The client pays $416,000 per month and can buy out of the contract at any time by paying 20% of the remaining amount. That’s a key point.
The client was satisfied with the software after just 3 months.
The client paid a total of $3.2 million to get what they were prepared to pay $10 million for, and they got it 17 months early. They saved both time and money.

What about the poor vendor? They had calculated a profit margin of 15%. By finishing early they made 60% profit, 4 times what they were prepared to accept. They then had the opportunity to work for another client for those 17 months.
That’s a win/win.
There have been thousands of successes like that. That’s why scrum is worth applying to your own life. That’s why this book is worth reading.

Some of the methods in scrum have been around a long time. They took the proven best practices and organized them into a cohesive approach. Last week, I was explaining scrum to my 100 year old aunt. She was a teacher in a one room schoolhouse in the 1930’s. Much of what I described reminded her of how she ran her school.

How does Scrum handle requirements analysis?
My first job was programming PC support tools for classic JAD. Much of a design sprint is similar to how joint application design workshops have been done since the 70’s. The terminology is different. The facilitator is a scrum master. The executive sponsor is the product owner. It makes it easier to work with different teams when everyone uses the same terminology.

Scrum mitigates risk by aiming to deliver a minimum viable product as early as possible.

It tests market risk, do people want what we’re building?

It tests technical risk, can we actually build it?

It tests marketing risk, can we sell what we built?

Let’s talk about work effort versus due dates
It’s important to make a distinction between estimating effort and estimating when something will be ready.
Here’s a common scenario that is aggravating for everyone involved.
The boss asks the programmer, how soon can I have feature x.
The programmer interprets that as, if I work on feature x, and only that, what is the earliest time that I will have something ready for testing?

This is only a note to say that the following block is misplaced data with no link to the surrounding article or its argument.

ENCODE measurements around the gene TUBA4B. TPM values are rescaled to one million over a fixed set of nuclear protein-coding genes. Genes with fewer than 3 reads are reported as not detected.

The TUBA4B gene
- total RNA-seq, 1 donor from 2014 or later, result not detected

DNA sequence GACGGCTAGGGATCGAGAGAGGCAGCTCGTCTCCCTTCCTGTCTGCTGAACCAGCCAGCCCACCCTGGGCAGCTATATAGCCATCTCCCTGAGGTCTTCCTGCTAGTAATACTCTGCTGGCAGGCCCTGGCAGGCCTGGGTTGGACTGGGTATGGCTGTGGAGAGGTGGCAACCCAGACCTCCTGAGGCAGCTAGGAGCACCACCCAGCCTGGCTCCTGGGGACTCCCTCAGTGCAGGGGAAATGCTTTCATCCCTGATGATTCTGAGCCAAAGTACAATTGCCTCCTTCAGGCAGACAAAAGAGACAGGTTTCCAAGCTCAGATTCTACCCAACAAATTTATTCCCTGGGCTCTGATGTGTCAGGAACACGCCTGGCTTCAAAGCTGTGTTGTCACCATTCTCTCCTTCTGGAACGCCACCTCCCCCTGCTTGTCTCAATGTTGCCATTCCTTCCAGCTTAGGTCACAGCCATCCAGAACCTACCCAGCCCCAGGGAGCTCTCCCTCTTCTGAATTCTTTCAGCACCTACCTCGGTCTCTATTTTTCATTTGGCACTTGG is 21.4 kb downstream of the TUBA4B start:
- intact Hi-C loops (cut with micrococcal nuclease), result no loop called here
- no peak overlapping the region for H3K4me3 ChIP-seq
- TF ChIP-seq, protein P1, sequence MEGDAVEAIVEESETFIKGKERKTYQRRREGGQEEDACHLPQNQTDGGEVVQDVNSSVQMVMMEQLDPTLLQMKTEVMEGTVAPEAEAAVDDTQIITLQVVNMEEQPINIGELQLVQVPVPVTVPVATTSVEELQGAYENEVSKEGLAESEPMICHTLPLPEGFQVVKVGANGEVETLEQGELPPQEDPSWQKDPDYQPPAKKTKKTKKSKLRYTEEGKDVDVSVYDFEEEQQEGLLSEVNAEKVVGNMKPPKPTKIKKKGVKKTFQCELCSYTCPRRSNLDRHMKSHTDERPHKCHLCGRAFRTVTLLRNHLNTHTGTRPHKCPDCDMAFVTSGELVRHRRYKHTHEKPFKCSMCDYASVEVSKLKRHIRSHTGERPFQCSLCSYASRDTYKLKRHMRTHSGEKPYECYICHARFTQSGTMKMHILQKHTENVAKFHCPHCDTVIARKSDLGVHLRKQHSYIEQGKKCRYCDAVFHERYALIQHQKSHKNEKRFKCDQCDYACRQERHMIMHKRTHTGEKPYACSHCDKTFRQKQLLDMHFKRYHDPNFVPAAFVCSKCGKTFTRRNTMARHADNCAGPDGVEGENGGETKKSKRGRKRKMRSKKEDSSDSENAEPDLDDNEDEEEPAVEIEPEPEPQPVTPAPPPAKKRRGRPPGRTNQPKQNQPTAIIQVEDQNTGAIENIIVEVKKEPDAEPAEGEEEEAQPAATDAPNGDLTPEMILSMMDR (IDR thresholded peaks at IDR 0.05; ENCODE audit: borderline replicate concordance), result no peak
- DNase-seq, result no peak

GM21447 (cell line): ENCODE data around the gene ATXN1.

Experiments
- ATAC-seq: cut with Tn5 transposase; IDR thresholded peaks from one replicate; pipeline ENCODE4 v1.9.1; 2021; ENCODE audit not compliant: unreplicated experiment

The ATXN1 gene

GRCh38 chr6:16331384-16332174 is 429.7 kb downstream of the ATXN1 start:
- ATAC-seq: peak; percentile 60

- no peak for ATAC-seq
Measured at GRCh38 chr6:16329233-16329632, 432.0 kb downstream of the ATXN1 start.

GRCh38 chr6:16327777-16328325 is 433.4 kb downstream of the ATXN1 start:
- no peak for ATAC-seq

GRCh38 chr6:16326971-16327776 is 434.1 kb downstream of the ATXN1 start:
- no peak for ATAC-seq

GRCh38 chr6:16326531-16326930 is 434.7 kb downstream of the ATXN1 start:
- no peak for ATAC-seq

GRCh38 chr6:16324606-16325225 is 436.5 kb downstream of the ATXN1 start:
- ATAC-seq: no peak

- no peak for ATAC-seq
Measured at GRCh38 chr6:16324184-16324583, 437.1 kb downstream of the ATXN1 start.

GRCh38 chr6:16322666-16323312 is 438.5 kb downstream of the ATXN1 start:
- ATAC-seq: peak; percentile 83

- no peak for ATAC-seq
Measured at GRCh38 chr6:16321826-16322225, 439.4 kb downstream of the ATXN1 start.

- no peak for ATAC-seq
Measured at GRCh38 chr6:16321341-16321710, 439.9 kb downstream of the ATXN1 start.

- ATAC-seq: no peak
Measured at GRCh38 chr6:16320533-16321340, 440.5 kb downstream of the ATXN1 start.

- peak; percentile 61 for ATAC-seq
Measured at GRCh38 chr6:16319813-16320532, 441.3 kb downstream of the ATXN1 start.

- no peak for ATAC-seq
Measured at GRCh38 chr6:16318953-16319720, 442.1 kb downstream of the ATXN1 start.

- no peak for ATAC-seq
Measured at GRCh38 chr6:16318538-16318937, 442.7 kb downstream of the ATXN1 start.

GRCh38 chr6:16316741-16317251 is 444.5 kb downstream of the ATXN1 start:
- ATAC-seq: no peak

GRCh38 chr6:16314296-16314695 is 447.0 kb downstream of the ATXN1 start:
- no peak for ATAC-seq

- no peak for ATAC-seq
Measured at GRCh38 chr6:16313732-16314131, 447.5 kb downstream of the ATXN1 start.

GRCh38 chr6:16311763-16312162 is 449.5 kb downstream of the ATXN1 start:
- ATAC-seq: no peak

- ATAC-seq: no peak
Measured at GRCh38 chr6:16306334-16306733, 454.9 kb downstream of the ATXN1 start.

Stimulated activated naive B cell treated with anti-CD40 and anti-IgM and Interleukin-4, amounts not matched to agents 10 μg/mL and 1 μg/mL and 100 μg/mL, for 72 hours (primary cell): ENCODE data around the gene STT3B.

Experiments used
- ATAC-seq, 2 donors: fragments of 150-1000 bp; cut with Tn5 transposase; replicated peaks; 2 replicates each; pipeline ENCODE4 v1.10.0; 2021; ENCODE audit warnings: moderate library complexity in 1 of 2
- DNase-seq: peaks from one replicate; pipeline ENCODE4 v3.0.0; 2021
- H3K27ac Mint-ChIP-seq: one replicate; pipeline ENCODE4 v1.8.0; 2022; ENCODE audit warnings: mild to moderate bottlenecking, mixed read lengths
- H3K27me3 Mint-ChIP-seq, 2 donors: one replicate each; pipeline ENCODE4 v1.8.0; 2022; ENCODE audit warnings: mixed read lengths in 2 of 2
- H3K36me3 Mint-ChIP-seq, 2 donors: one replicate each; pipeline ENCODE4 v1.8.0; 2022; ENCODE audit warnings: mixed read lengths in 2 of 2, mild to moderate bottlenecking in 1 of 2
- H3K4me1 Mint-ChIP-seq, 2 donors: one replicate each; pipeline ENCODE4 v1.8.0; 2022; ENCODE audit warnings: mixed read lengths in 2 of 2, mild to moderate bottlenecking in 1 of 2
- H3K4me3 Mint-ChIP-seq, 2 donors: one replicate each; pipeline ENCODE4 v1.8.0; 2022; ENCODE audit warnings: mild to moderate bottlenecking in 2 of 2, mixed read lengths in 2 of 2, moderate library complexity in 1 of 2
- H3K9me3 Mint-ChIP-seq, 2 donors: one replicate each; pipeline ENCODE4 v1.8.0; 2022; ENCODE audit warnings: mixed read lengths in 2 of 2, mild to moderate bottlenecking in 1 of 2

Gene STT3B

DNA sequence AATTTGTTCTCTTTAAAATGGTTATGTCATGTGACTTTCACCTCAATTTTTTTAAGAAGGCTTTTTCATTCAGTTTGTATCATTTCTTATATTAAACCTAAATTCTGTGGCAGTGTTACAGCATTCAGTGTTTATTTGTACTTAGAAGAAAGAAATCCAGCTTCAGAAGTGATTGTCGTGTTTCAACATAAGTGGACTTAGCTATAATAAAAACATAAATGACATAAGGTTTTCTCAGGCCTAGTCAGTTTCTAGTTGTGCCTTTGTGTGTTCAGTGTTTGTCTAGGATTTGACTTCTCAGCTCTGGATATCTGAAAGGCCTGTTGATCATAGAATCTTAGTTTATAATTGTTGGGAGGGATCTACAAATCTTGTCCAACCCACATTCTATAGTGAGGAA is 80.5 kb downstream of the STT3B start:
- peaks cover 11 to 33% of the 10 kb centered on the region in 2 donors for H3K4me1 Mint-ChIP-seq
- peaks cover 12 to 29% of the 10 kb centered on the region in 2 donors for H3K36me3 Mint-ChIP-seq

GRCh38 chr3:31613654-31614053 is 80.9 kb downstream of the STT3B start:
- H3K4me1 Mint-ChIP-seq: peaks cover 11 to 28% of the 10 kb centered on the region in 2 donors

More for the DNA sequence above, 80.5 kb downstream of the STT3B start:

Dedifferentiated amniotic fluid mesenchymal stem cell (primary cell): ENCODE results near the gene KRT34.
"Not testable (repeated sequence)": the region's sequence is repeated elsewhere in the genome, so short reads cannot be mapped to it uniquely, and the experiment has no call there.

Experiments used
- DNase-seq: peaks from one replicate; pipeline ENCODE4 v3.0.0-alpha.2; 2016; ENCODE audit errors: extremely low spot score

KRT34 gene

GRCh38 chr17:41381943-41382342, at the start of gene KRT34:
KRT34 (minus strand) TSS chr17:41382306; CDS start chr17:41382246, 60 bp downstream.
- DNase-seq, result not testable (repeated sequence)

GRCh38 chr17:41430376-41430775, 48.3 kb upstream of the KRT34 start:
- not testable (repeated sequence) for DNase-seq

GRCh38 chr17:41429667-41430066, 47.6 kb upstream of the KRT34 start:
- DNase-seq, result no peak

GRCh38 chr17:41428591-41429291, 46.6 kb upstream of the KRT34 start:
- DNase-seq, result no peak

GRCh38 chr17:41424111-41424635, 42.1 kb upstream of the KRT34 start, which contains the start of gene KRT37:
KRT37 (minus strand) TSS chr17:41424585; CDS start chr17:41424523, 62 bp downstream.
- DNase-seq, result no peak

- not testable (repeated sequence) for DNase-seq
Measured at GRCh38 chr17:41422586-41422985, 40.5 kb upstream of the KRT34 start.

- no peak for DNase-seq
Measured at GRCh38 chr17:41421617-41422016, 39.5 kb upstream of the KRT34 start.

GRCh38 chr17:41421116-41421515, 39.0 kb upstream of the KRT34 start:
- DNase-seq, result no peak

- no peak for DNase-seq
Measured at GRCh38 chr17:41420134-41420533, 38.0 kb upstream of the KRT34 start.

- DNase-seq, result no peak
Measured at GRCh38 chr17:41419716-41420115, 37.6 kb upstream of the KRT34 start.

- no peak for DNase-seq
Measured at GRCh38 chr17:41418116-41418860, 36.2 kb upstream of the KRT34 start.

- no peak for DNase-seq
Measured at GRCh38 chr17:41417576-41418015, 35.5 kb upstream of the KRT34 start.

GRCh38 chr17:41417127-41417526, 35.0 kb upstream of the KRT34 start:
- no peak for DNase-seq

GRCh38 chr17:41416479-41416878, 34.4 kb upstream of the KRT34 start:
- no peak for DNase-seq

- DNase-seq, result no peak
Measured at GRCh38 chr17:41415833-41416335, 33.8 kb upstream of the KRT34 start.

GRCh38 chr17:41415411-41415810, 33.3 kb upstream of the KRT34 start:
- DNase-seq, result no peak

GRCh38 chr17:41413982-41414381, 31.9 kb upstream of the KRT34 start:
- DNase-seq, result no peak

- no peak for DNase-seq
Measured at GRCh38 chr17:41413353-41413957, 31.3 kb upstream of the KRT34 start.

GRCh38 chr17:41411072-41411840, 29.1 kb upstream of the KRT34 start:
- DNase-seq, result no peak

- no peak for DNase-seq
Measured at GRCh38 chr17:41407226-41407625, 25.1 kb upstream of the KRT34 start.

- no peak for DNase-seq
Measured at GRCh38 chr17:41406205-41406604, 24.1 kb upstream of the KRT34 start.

The programmer says 1 week, but that’s an estimate of effort.
To get a date when it would be ready, we have to take into account all the other things that the programmer will be asked to do.

Scrum sprints help to eliminate those conversations. A sprint is a time box of consistent duration, between 1 and 4 weeks.
The plan is that at the end of the each sprint, the issues in the sprint backlog will be done. Nothing is be added to the sprint backlog once it starts.

Let’s talk about the OODA loop
The heart of an agile project of any kind is the OODA loop.
It’s an acronym for observe, orient, decide, and act
Jeff learned it as a combat pilot and he claims it helped him to stay alive. That’s impressive but I was never a combat pilot and I bet you weren’t either. So let’s use a mundane example. If you’ve ever played dodgeball or been in a snowball fight, you’ve executed an OODA loop.

You observe what is going on around you and where you fit in. A key point is that you are observing what is going on in the moment, not yesterday or a year ago. There’s tendency in some organizations to not see things as they are today.

You orient yourself based on what you know and what you are capable of seeing

You decide who your target will be
You act throwing the ball
Then you quickly loop back to observe.
Are there any balls heading your way.
You orient yourself again, do you duck or dodge.
You decide and you act.

Hesitation means you’ll be quickly knocked out.

You learn scrum by doing it, so dive into it on your next project. You won’t get it right the first time and you won’t improve until you start.